West Thurrock Power Station
|West Thurrock Power Station|
West Thurrock Power Station, 1973.
|Location||Essex, East of England|
|Thermal power station|
|Commons||Related media on Commons|
West Thurrock Power Station was a coal-fired power station on the River Thames at Stone Ness, West Thurrock in Essex. The station was at the northern end of the 400 kV Thames Crossing of the National Grid.
The station was built by the Central Electricity Generating Board and, unlike most of the power stations further up the Thames, West Thurrock was built on a 37 hectare green field site, 1.5 miles west of Grays. Construction, which included the piling and landfilling of the marshy riverside, took several years, starting in 1957 and continuing until 1965 - although the first generator was commissioned in 1962. It was the first CEGB station designed to exceed 1000 MW, having a final output of 1300 MW. The station had two 200 MW units (built by CA Parsons and commissioned 1962 & 1963) and three of 300 MW units (by Associated Electrical Industries and commissioned 1964 & 1965) housed in a reinforced concrete turbine hall. The boilers were unusual being open to the elements and were originally designed to burn pulverised coal. They were adapted to burn natural gas between 1971 and 1980, and heavy fuel oil burning facilities were added in 1985. The station had two 175 m (574 ft) tall chimneys made from reinforced concrete.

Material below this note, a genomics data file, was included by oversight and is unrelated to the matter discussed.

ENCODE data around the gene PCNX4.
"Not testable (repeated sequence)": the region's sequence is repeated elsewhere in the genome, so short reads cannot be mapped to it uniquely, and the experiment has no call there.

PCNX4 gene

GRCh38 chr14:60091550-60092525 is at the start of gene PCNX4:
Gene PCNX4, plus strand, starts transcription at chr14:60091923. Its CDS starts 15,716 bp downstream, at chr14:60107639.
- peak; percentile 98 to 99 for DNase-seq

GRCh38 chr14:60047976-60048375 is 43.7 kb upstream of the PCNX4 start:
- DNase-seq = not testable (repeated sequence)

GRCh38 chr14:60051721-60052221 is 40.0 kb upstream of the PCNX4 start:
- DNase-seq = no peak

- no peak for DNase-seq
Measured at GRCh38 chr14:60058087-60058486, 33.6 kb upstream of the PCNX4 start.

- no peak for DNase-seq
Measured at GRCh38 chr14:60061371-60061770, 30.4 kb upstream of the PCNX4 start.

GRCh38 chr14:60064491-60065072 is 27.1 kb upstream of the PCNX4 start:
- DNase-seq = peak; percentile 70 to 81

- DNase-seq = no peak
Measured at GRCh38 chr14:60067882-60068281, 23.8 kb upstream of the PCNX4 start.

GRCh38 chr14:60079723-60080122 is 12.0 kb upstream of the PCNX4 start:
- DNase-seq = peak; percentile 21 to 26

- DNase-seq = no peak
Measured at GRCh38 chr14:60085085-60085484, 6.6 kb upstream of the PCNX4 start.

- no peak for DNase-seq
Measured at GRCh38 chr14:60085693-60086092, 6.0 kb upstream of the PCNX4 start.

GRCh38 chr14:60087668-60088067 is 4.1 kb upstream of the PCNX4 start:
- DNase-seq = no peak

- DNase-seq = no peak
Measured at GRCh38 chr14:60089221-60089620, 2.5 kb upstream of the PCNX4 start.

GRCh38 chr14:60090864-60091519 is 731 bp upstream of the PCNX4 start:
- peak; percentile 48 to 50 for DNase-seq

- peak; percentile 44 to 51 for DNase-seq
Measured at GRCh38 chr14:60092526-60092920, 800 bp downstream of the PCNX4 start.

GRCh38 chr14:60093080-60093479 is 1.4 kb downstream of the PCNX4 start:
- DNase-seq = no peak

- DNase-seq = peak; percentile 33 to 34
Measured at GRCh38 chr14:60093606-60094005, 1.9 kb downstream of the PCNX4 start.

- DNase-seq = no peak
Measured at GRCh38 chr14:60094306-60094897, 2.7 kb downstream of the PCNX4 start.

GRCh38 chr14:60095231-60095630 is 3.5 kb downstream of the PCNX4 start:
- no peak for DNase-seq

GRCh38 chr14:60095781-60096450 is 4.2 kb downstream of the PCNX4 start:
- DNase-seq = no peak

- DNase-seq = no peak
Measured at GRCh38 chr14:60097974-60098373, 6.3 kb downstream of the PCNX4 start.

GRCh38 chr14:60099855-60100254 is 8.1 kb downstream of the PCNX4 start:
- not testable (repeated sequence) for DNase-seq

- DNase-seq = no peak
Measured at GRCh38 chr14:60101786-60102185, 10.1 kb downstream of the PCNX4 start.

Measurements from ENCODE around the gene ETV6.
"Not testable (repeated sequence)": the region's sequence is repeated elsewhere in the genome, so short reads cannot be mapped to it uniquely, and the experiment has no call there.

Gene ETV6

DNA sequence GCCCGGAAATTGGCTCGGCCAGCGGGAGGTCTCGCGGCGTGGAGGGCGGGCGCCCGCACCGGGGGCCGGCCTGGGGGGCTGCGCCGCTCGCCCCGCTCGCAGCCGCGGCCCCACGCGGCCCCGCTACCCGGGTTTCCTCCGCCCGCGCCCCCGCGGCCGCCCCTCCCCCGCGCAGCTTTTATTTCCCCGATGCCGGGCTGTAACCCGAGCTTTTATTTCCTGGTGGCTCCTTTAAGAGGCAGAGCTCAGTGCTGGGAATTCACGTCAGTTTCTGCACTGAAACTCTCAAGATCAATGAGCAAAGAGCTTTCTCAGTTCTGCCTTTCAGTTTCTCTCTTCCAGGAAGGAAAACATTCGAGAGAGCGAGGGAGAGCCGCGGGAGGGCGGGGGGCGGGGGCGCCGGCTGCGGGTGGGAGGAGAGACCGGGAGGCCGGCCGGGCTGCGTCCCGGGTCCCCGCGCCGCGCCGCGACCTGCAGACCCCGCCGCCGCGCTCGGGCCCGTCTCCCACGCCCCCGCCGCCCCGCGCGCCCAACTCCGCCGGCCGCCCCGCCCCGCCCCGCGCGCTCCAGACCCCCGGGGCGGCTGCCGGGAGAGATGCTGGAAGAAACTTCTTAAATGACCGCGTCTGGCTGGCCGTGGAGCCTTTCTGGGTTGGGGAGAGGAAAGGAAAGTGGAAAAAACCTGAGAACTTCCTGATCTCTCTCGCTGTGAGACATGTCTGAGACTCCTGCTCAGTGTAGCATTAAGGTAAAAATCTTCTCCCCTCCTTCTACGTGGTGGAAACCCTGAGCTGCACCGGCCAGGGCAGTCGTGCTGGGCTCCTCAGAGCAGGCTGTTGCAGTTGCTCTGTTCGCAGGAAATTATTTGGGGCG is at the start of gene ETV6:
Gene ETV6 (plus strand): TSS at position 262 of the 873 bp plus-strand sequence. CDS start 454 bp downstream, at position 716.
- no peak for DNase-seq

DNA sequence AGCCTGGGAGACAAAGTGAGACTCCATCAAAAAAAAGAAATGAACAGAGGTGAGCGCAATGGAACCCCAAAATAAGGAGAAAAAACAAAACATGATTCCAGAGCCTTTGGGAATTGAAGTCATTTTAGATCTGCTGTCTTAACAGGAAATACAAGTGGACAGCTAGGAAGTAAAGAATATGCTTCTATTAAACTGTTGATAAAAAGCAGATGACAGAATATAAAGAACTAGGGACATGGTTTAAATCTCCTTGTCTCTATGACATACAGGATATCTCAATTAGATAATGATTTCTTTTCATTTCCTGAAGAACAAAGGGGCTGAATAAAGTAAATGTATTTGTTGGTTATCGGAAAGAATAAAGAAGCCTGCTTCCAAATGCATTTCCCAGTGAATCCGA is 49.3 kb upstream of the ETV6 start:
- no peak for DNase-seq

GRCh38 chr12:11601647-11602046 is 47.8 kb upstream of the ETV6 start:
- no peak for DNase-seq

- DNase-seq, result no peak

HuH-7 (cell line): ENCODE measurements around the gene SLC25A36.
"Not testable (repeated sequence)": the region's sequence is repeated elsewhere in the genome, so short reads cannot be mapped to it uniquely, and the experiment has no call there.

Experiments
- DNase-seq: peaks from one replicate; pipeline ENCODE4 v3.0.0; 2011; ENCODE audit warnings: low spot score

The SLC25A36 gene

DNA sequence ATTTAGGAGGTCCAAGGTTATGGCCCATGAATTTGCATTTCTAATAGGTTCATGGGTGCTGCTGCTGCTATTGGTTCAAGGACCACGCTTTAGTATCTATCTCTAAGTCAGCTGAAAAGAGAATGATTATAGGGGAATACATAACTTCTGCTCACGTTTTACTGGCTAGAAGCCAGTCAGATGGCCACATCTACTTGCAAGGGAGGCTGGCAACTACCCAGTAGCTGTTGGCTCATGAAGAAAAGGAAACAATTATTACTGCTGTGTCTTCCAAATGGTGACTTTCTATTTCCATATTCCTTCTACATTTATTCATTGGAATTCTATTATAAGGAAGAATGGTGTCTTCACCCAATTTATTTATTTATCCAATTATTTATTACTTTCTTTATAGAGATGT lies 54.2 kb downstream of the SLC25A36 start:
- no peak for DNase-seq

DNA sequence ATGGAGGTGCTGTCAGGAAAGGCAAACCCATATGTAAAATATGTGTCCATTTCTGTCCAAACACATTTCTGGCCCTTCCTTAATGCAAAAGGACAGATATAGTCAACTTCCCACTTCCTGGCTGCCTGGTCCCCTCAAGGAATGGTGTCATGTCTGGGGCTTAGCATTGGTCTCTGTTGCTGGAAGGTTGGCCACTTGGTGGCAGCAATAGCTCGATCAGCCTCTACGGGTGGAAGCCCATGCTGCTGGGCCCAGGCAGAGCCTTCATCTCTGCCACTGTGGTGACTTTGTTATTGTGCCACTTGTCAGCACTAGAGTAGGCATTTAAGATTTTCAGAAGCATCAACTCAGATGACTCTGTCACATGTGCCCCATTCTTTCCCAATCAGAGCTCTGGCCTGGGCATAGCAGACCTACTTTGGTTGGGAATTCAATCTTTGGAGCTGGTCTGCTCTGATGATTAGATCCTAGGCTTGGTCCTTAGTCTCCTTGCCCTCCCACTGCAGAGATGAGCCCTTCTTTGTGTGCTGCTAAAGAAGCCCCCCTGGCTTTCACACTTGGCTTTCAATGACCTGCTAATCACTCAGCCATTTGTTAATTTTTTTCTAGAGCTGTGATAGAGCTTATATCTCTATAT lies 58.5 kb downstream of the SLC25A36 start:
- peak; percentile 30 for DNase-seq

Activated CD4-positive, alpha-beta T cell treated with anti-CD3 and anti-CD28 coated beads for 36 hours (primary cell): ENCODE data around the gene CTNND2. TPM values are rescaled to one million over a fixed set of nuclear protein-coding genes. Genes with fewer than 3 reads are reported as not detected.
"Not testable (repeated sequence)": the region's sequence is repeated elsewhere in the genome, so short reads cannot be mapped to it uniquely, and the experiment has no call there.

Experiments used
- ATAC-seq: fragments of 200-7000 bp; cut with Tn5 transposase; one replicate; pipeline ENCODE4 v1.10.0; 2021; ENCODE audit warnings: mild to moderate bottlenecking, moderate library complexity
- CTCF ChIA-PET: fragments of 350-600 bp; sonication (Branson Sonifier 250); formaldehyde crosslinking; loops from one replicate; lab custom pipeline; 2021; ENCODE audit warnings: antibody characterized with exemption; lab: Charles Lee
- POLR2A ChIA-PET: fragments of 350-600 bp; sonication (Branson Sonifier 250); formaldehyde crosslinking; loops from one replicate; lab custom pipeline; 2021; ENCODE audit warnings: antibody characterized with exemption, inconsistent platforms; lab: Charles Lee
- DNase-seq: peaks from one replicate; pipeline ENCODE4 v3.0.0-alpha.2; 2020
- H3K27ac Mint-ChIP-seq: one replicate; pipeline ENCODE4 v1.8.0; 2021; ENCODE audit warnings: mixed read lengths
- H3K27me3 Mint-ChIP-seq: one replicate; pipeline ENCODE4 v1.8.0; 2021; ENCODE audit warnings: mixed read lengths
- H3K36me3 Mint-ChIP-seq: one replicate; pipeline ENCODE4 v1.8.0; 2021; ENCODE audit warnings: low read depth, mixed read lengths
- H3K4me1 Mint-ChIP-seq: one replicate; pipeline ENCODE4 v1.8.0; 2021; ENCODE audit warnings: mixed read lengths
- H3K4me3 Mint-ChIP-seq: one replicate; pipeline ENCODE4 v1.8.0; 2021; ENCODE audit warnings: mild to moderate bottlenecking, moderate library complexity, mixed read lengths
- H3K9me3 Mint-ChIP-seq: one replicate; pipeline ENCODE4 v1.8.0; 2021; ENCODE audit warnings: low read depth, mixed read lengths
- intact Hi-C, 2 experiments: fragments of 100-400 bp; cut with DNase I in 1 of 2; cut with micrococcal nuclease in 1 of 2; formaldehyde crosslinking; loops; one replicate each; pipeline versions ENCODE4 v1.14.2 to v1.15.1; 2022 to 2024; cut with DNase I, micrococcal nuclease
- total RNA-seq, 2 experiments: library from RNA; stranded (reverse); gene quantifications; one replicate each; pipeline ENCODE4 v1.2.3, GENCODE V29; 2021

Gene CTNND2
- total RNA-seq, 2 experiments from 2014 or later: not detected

After the UK's electric supply industry was privatised in 1989, West Thurrock was operated by National Power. In 1992, one of the station's units were decommissioned. The station's other four units were decommissioned in 1993. The closure left a stockpile of nearly half a million tonnes of coal, which was transported downstream to the nearby Tilbury Power Station by Rhine barge.
After demolition part of the site was redeveloped as a works making industrial chemicals for the adjacent Procter & Gamble works and utilising the former coaling jetty. A proposal to build a large postal sorting office on the former fly-ash lagoons proved controversial due to the wildlife that had colonised the site.
- 'The power stations of the lower Thames', National Monuments Record Centre, September 1995.
- Demolition contractor's website Archived 20 November 2008 at the Wayback Machine
- "Table 3.7 - Generation Disconnections since 1991". http://www.nationalgrid.com/. National Grid. 2003. Archived from the original on 5 December 2012. Retrieved 5 January 2009. External link in
- "West Thurrock Power Station". West Thurrock Power Station. Retrieved 3 May 2010.
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